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MIZOGUCHI MASTERPIECE. Unlike the epics of Kurosawa, which tell Shakespearean tales of proud lords and their tragic downfalls, Ugetsu looks at the peasants caught in the crossfire of the warring nobles. The result is a combination of fantasy and fable that speaks to audiences of any era about the dehumanizing effects of war. (Photo courtesy of the Northwest Film Center)

From The Asian Reporter, V17, #20 (May 15, 2007), page 21 & 24.

Mizoguchi’s antiwar masterpiece


Directed by Kenji Mizoguchi

Produced by Masaichi Nagata

By Mike Street

Special to The Asian Reporter

Kenji Mizoguchi was one of Japan’s finest directors, making over one hundred movies in a career that began in the silent 1920s and ended in the mid-’50s with sound films shot in full color. That Mizoguchi spanned such a broad spectrum of cinematic technique is in itself remarkable, but his prodigious output of classic films throughout makes him even more of a giant. In the Northwest Film Center’s calendar of "Mizoguchi Masterpieces," you could throw a dart and hit a movie you shouldn’t miss — choosing the best of them is like selecting a favorite child. However, his film Ugetsu should make anyone’s top-10 list of greatest Japanese films, and should be ranked among the best films from any country.

Made in 1953, Ugetsu combines a love story with a ghost story and sets them both against the chaotic backdrop of Tokugawa era Japan, when civil wars were rife and the armies of rival feudal lords swept back and forth across the country in destructive waves. As important, however, is the era in which the movie was made, when the psychic toll of World War II and its aftermath was only just being understood by the Japanese people.

Unlike the epics of Kurosawa, which tell Shake- spearean tales of proud lords and their tragic downfalls, Ugetsu looks at the peasants caught in the crossfire of the warring nobles. The result is a combination of fantasy and fable that speaks to audiences of any era about the dehumanizing effects of war. Ugetsu warns not of its physically destructive forces, but of the collateral damage that is inflicted on our values, by romanticizing death in battle and encouraging wartime profiteering.

The plot of Ugetsu follows two dreaming farmers in a rural village: Genjuro (Masayaki Mori) also makes pottery, and knows that war means a higher price for his wares; his brother-in-law Tobei (Eitaro Ozawa) dreams of samurai glory, even though he lacks both equipment and martial skill. In spite of the protests of their wives and the ominous warnings of the village elder, the two men sell Genjuro’s wares in a nearby village and make a healthy profit. Blinded by their sudden wealth, Genjuro races to make more pottery, while Tobei helps him, knowing that he can buy samurai armor and a spear with his share of the sales.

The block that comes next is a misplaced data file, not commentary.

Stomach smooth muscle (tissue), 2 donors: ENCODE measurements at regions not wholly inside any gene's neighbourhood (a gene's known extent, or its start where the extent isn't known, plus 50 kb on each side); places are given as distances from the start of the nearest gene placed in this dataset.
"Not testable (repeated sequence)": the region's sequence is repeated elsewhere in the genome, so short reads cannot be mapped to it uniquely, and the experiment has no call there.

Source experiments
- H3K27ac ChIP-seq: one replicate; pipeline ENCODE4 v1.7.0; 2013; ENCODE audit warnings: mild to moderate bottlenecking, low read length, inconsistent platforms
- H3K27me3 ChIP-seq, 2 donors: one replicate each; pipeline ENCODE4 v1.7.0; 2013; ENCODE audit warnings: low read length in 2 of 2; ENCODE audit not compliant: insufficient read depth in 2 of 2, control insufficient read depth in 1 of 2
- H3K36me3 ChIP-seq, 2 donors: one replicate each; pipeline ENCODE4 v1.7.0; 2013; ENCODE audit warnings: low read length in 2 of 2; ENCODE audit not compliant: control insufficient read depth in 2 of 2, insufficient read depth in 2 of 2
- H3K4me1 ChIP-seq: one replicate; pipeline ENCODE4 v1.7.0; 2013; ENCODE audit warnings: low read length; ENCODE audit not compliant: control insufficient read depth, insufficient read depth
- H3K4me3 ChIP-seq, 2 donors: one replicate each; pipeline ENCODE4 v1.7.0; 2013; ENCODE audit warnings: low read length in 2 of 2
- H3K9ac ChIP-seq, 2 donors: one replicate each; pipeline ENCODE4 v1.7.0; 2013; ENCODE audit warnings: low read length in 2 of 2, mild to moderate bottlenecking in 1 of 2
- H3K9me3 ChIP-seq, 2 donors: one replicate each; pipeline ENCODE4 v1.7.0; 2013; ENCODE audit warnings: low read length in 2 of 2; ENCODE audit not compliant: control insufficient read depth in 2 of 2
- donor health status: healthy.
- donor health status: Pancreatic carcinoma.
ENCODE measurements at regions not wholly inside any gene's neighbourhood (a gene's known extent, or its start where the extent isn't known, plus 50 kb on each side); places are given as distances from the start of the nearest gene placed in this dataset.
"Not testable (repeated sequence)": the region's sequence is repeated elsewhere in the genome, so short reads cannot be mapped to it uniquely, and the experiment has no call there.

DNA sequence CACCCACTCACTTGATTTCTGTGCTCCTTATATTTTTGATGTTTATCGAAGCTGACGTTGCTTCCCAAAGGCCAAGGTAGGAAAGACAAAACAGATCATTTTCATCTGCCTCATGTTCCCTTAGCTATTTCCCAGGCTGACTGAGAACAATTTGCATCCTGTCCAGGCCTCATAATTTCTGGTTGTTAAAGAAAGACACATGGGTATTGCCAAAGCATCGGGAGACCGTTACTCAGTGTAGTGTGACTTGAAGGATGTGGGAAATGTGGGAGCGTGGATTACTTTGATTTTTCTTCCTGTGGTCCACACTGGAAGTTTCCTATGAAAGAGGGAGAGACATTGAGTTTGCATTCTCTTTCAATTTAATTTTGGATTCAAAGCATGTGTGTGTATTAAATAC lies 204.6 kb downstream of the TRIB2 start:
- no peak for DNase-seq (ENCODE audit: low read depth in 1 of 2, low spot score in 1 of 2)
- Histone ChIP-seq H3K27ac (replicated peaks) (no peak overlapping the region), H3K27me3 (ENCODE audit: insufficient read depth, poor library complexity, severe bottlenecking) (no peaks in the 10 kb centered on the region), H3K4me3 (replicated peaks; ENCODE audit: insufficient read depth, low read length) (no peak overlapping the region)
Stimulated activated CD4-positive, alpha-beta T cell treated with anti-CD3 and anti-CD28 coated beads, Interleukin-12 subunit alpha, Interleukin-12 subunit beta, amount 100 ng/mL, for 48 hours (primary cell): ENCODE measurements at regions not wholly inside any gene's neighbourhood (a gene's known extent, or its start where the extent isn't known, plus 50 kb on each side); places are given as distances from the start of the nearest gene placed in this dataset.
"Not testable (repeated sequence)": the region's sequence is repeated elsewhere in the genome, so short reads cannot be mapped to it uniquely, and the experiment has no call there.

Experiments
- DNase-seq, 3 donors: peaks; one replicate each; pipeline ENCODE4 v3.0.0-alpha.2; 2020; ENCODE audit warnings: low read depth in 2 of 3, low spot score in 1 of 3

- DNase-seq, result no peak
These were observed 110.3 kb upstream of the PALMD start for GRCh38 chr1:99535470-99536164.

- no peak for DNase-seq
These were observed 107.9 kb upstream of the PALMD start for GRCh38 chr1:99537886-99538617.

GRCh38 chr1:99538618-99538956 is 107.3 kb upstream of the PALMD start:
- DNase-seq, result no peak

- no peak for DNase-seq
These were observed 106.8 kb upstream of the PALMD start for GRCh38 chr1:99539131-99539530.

Narrowly avoiding conscription by soldiers, the men finish their pottery and leave for a more distant city, this time accompanied by Tobei’s wife Ohama (Mitsuko Mito). Genjuro’s wife Miyagi (Kinuyo Tanaka, who would become Japan’s first female director) remains behind with their son, even though this means she must contend with the lawless soldiers who still roam the countryside. It will not be the first time that the men disregard their families for money or glory, and this blindness to the important values in life is at the moral center of the film.

Although the three reach town safely, they are quickly separated by their different fantasies. Tobei races off with his profits to buy armor and weaponry, and Ohama tries to follow him. Genjuro becomes dazzled by a beautiful princess dressed in white, Lady Wakasa (Machiko Kyo), and soon abandons thoughts of home and family for the life of luxury she offers him. Tobei seems to achieve his martial goals, only to find that he has lost even more in the process. When both men discover that their wildest dreams are more farfetched than they ever imagined, they try to recapture their old, simple lives before it’s too tale.

Mizoguchi easily blends reality and illusion, and such is the flawlessness of his cinematic ability that we never notice the seams between the two. Each shot is planned and framed meticulously, and he coaxes supremely moving performances from the entire cast. Likewise, the twin plotlines of Genjuro and Tobei are perfectly balanced, complementing and contrasting one another without confusion, pointing together towards a meaning beyond the film’s antiwar stance. Though the film is structured like a fable, Mizoguchi slips the moral in effortlessly, so that Ugetsu feels neither preachy nor didactic. Instead, we are left with a cinematic gem, flawless in concept and execution, a deceptively simple film that remains with us far longer than flashier war epics ever could.

Ugetsu will be shown on Thursday, May 17 at 7:00pm at the Northwest Film Center’s Whitsell Auditorium, located at the Portland Art Museum (1219 S.W. Park Avenue, Portland). For more information, call (503) 221-1156 or visit <>.